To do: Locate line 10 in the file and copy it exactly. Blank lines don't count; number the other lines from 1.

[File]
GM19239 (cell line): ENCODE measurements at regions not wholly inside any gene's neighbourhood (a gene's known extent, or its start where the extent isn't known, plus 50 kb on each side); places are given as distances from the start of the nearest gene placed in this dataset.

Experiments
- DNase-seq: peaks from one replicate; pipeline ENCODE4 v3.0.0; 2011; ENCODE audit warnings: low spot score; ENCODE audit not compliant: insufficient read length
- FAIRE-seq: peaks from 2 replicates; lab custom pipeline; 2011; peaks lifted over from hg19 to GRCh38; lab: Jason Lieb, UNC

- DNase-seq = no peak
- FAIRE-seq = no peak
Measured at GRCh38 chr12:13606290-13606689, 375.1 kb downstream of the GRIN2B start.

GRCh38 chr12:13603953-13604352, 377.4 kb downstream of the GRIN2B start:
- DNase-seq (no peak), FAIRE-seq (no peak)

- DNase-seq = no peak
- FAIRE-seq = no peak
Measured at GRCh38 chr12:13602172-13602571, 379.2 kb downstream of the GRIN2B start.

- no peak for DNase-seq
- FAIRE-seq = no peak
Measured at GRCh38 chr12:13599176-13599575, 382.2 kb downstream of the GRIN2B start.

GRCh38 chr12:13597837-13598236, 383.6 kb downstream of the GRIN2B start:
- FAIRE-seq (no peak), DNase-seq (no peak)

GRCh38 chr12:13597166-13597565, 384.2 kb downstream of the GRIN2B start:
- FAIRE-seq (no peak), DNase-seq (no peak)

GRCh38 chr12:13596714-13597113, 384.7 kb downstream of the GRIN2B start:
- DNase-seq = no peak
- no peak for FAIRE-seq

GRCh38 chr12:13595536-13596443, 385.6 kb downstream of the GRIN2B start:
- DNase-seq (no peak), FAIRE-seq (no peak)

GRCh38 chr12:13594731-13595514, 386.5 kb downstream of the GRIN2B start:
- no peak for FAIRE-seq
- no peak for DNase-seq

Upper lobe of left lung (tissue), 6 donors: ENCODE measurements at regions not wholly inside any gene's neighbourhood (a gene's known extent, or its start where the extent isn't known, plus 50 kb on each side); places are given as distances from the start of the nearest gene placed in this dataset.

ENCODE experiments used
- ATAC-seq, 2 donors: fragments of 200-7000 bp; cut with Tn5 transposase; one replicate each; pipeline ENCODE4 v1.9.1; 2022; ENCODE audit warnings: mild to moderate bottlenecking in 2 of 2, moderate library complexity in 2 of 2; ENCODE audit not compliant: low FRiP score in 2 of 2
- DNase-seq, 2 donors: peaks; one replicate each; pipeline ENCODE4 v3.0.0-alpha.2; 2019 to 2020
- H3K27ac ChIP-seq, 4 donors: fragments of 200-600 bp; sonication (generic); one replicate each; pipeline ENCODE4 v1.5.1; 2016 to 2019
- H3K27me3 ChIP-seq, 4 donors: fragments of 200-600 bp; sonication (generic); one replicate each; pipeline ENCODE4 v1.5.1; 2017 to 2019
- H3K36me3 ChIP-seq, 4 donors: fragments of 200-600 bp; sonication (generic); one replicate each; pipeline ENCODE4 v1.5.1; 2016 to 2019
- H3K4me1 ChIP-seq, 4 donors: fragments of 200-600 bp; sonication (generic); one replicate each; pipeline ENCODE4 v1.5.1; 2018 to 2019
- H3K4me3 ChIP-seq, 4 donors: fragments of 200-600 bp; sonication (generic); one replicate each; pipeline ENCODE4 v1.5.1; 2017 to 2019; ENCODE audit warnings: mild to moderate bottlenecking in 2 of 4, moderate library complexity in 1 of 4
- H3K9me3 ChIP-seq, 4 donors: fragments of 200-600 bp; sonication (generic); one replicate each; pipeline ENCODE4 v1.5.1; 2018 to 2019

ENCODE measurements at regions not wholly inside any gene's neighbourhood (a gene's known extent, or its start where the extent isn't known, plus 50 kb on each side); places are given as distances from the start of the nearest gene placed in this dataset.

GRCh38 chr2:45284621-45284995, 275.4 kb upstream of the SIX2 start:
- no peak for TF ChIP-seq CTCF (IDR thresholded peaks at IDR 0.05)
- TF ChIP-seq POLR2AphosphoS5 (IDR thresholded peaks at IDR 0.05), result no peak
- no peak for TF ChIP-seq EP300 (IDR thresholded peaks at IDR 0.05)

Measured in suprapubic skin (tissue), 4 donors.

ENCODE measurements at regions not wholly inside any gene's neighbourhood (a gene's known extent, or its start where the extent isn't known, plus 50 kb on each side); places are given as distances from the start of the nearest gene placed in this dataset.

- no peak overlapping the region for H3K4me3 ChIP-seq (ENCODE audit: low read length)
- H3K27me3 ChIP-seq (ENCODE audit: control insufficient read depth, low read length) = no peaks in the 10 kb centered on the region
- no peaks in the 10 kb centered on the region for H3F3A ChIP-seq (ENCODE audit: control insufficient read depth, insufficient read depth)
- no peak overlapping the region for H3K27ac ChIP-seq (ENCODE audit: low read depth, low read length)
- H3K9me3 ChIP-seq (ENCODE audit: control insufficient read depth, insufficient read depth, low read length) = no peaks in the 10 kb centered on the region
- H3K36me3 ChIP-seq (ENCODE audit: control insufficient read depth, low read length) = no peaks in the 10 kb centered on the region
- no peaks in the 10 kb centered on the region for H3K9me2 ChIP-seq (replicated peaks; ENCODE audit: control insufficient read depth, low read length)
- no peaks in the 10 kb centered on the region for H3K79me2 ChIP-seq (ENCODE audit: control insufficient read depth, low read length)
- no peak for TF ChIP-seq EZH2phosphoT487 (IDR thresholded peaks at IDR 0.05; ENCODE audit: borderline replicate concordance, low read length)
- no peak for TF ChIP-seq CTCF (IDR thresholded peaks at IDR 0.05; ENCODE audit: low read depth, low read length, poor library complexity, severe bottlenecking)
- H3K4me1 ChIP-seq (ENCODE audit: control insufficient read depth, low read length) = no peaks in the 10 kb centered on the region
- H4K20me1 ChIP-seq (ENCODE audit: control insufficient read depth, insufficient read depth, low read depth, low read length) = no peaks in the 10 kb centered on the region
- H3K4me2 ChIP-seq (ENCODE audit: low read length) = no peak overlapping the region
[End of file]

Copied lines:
- DNase-seq = no peak